Forgiveness and Friendship

Last year, I worked as a student attorney defending the underprivileged in my community. A few had committed heinous crimes. People ask me how I could defend someone convicted of sex trafficking, drug trafficking or murder. Continue reading

Summary: Dependent Rational Animals chapter 1, Vulnerability, dependence, animality

This chapter summary is part of my reading summaries series. Click here for more information on the series. Click here fore more chapter summaries from Dependent Rational Animals: Why Human Beings Need the Virtues.

“It is most often to others that we owe our survival, let alone our flourishing.” McIntyre opens by drawing attention to human vulnerability to affliction, such as illness, and the corresponding dependence on others for protection and sustenance, especially in childhood and old age. These facts, MacIntyre argues, “are so evidently of singular importance that it might seem that no account of the human condition whose authors hoped to achieve credibility could avoid giving them a central place.” “The disabled” are not “a separate class”, but “ourselves as we have been, sometimes are now and may well be in the future.” Continue reading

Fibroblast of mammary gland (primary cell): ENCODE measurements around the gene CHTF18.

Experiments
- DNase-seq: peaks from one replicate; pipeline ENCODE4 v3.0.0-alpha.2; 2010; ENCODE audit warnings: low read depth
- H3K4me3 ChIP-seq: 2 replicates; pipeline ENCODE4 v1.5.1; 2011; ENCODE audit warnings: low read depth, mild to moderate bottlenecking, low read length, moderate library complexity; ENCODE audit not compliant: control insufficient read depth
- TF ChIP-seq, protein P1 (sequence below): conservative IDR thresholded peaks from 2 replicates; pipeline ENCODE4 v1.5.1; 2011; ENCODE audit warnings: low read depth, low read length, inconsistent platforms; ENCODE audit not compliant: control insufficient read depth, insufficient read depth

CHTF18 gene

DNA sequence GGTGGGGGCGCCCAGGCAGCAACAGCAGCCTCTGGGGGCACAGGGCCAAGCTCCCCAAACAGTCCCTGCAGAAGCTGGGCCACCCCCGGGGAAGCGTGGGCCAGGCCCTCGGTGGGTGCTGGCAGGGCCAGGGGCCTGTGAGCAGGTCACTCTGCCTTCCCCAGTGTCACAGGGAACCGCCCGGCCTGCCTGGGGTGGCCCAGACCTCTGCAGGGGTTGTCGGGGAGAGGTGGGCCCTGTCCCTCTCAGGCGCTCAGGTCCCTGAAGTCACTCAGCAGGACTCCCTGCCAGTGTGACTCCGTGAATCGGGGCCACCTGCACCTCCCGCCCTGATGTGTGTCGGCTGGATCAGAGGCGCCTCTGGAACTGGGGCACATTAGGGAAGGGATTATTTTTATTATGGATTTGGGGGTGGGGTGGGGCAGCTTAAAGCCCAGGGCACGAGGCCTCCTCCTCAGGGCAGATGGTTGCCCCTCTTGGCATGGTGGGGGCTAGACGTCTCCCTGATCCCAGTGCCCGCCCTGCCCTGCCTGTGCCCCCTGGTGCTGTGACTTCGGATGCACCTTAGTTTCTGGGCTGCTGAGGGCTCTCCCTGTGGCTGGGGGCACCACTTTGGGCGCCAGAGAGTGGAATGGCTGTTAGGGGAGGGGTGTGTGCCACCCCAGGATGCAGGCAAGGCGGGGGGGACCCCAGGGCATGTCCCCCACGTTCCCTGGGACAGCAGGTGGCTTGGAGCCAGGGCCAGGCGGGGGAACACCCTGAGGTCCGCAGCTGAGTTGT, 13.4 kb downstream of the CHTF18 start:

My Friend the Carmelite

This fall, a friend began her life as a Carmelite nun. Becoming a cloistered nun is, in a way, like choosing your death. Though she’s just reached her mid-twenties, I may never see or hear from her again. She can only receive visitors a year after her entrance, six years after, and 25 and 50 after. In between, time stops, and our last contact gives a final imprint, our lasting memory of each other. Continue reading

Summary: Alasdair MacIntyre’s Dependent Rational Animals

This chapter summary is part of my reading summaries series. Click here for more information on the series.

“Dependent Rational Animals: Why Human Beings Need the Virtues” is a revised and expanded version of three lectures Alasdair MacIntyre gave in 1997. It seeks to address two questions: “Why is it important for us to attend to and to understand what human beings have in common with members of other intelligent animal species?” and “What makes attention to human vulnerability and disability important for moral philosophers?” MacIntyre especially hopes that his work on the latter question will help correct the insufficient attention given to it within moral philosophy. Continue reading